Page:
Associated Press report that the mother and sisters of a Black teen who was killed by a suburban Milwaukee police officer have been arrested by police who were cracking down on protesters out after a curfew following a decision not to charge the officer.
Alvin Cole’s mother, Tracy Cole, and his sisters, Taleavia and Tristiana Cole, were arrested about 8:30pm Thursday along with several others in a church parking lot in Wauwatosa, according to the Milwaukee Journal Sentinel, citing multiple witnesses.
Cole family attorney Kimberley Motley tweeted that Tracy Cole was arrested “for peacefully protesting” and “ended up in the hospital.”
Motley later tweeted that Tracy and Tristiana Cole were released from the hospital. Details on why they were at the hospital weren’t immediately known.
A Facebook livestream that captured only audio of Tracy Cole was made by a third daughter, the newspaper reported. On a recording of it, Tracy Cole could be heard screaming in pain as she was being arrested, saying police injured her arm, hit her in the head and used a stun gun on her.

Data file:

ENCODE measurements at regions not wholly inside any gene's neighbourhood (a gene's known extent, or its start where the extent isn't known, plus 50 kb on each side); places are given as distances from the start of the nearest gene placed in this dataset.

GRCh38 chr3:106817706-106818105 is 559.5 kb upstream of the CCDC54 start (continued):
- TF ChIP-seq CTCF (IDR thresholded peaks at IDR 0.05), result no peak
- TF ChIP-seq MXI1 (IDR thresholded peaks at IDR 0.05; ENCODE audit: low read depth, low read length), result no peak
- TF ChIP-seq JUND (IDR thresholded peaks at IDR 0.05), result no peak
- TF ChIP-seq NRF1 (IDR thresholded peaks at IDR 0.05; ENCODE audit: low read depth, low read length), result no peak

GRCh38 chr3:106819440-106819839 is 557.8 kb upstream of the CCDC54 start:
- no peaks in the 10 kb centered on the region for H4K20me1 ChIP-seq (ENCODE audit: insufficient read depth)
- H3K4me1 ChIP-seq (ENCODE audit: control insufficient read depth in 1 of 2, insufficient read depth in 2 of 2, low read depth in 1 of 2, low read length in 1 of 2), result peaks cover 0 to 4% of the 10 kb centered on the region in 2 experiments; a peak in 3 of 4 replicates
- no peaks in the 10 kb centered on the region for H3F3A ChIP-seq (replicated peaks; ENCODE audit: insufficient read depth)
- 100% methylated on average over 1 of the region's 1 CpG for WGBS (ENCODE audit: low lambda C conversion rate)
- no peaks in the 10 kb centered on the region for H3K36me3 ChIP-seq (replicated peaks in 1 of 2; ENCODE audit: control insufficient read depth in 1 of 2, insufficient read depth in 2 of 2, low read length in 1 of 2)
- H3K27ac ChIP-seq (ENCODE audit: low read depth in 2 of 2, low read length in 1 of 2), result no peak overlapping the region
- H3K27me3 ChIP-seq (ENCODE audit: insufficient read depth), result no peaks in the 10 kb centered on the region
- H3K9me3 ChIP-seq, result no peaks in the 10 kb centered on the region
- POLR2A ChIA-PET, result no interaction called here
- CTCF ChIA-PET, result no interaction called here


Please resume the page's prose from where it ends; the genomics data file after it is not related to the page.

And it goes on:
Wauwatosa police tweeted Thursday night that “several” people were arrested, and said one woman requested medical attention and was taken to a hospital.
The city was under a 7pm curfew during a second night of protests after Milwaukee County District Attorney John Chisholm decided not to charge Wauwatosa Officer Joseph Mensah, who is also Black, with the shooting death of Cole, 17, in February outside Mayfair Mall.
According to investigators’ reports, Cole had a gun and fired it. Chisholm said it appeared he shot himself in the arm. Officers said Cole refused commands to drop the weapon, prompting Mensah to fire.
Motley, the Cole family attorney, has said she plans to file a federal lawsuit against Wauwatosa Police Officer Joseph Mensah.
The death of Alvin Cole was the third fatal shooting by Mensah in the last five years. Mensah shot and killed Antonio Gonzales in 2015 after police said Gonzales refused to drop a sword. A year later Mensah shot Jay Anderson Jr. In that case, Mensah found Anderson in a car parked in a park after hours.